“Mommy! He hit me!”
“But he was being annoying!”
How easy is it to start barking out the orders:
“You, don’t tattle.”
“You, don’t lie.”
“You, don’t hit.”
“You, mind your own business.”
…and then collapse in a heap on the floor, exhausted and ready to throw up hands in dismay. We can sense that our imparted wisdom is falling on deaf ears and hard hearts.
Time to work in everyone’s character!
Maybe if we buy a character curriculum, the bickering will stop.
Maybe if we create a chart and rewards, the work will get done without complaining.
Maybe if we give a 15 minute sermonette for every offense, the kids will learn holiness.
Maybe if we make positive affirmations about our character every morning, it will become true.
Guess what? People have been trying to build their own character and improve others’ character from time immemorial. Some have even had success. Many have had insight. Ink has been spilt on this subject.
Character building used to be called education, but now it is talked about as some subset, an add-on we use to supplement.
However, character is not grown by a curriculum. It is not an optional and possibly nice (or awkward or painful) supplement.
Character is the point.
Character building happens in the midst of life, a life of vitality and growing – which is education. Character is the outcome of completing the math program, of knowing how to write, of learning a language. Even today we will say things like, “The college degree might not prove you know much content, but it does prove you learned to show up on time and complete the work.” That is character, and it is true that education should build character.
Character is forged in adversity. We can’t have patience without being provoked. We can’t have courage without having fear. We can’t have steadfast faithfulness without the temptation to shirk.
It is true for us as mothers, and it is true for our children.
Math is Character Building
So character is built by the math lesson. When the math lesson shows us our ignorance or laziness, we don’t solve that problem by changing curriculums, but by persevering through the lesson and growing thereby. Will we settle for 70% understanding or will we stick with it, sometimes over the course of days or weeks, until we reach 100% and mastery? Will we let a tricky problem undermine our confidence, using it as an excuse to give up on ourselves? Our children do this, and we do it too though we are provoked by different challenges than the math lesson.
The math equation sits coolly and calmly on the page, taunting us with our weakness.
Perhaps the weakness encountered is a dishonest streak, one that seeks out a way to simply steal the correct answer from the teacher manual or calculator rather than do the work. But sticking it out and doing the work without giving in builds honesty.
Perhaps the weakness we become aware of is sloth. We don’t want to do the work. We are tempted to do it sloppily, halfheartedly, or not at all. Choosing perseverance looks like sticking it out and doing the lesson as best we can.
Perhaps fear is our weak streak. The equation sit there placidly but we are an internal mess, fearful of flubbing, fearful math will never end, fearful we don’t understand, fearful we will look foolish. The fear paralyzes us and makes our fears true, because correct answers don’t come out of a panicked mind. But when we know to take a deep breath, to get up and take a walk, to get a glass of water or a cup of tea, to pray for strength and grace – then we can overcome, taking it one problem at a time, asking for help as we need it.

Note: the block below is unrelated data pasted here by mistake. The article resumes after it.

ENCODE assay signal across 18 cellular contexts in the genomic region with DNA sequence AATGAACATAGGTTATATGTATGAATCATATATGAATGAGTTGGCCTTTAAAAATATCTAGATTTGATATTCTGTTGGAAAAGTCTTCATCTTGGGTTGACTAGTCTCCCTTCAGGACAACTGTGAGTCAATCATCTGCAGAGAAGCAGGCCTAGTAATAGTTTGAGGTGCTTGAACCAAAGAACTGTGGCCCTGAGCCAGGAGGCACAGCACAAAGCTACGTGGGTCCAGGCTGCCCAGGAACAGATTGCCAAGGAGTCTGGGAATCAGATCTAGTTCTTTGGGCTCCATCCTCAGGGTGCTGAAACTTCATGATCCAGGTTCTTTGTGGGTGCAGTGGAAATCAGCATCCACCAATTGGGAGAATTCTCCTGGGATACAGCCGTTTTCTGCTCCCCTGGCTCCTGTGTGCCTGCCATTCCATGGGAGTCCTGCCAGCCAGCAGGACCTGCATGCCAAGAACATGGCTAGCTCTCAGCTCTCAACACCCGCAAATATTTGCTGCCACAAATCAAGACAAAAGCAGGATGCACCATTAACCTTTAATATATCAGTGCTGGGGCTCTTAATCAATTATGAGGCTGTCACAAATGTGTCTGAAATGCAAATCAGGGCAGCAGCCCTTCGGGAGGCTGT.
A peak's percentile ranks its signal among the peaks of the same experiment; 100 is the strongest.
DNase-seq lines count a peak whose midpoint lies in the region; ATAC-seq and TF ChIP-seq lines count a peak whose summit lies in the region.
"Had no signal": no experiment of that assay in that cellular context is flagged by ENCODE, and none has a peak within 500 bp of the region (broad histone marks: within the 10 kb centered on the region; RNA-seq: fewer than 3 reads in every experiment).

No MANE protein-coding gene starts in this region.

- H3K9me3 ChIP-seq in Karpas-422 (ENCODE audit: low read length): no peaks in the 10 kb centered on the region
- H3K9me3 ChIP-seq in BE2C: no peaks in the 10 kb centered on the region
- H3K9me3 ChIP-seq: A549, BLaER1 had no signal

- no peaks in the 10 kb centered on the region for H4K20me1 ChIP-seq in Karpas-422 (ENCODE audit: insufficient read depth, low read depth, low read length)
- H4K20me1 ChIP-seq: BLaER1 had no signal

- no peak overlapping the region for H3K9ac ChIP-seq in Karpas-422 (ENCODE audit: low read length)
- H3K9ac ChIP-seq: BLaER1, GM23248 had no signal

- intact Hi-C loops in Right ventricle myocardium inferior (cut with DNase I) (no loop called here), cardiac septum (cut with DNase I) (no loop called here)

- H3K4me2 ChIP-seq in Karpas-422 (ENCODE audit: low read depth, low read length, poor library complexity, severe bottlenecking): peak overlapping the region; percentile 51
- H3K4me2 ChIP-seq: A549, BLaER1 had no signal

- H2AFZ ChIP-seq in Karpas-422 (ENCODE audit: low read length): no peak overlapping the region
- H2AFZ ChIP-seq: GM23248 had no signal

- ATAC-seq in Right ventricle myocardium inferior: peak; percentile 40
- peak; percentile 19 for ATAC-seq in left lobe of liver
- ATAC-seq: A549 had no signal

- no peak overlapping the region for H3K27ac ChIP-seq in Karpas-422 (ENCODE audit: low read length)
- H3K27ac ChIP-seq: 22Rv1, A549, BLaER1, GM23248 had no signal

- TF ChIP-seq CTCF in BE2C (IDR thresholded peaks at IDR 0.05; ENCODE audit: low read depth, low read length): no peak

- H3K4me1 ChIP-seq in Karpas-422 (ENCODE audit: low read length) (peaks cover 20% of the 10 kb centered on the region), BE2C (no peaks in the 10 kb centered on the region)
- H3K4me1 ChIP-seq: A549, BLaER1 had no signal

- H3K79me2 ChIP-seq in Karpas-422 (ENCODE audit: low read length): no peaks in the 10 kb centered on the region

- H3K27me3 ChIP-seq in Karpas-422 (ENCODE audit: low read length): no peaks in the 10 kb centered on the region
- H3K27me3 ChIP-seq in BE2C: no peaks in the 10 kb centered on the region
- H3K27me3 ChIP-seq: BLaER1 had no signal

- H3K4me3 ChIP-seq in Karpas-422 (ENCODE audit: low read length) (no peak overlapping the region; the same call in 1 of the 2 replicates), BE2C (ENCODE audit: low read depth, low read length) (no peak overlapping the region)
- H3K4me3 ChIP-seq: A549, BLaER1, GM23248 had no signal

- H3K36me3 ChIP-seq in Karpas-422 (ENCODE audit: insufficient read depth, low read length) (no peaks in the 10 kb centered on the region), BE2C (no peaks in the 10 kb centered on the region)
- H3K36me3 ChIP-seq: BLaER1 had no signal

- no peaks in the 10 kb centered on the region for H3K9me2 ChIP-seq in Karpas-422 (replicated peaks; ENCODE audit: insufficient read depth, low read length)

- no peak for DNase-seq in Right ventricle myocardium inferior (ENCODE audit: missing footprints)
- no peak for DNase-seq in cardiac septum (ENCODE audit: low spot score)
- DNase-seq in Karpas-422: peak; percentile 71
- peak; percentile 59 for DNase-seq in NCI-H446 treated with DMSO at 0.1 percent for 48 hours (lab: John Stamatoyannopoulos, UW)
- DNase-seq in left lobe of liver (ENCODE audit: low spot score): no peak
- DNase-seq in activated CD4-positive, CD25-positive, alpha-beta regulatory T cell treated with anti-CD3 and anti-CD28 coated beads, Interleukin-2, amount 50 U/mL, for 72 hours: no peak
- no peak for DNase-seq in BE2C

As our children struggle through math, we mothers are the ones who must not fear. The struggle is where the strength of character is borne, and our job is to coach them through the difficulty, not remove the struggle.
Repentance looks like coming to the work done dishonestly or sloppily or ignorantly – whatever form the incorrect answer took – and making it right.
The more we become accustomed to returning to our work and correcting it, the more we become strong characters – characters who care more about Truth than how we look or feel.
Character doesn’t come when things are easy and frictionless, but when temptation comes and is overcome, whether the overcoming comes at the moment of temptation or comes as repentance and correction afterwards.
Homeschooling is Character Building
Are we willing to give ourselves to character building, to actually pay attention and hold on enough to build character not only in our children but in ourselves?
It is much easier to chant definitions, sing catchy ditties, and hand out stickers. But what is asked of us is that we are faithful, that we increase in character, in virtue. Then we can take our children along for the ride – not that their character is built by ours, but that as our own character grows, we will be aware of the real issues at hand. We will not be content with surface solutions. We will hold on and help them through to the other side of struggle, which is virtue. We will know it is no quick fix, but a life’s work.
It is not that if we want them to be good at math, we must be good at math.
It is that if we want them to do their work cheerfully and without complaining, consistently and correctly, we must apply that standard to ourselves first.
And when we fall short, we must repent. And when they fall short, we must walk with them and help them up, knowing that the perseverance we are coaching will pay dividends far greater than the math lesson alone.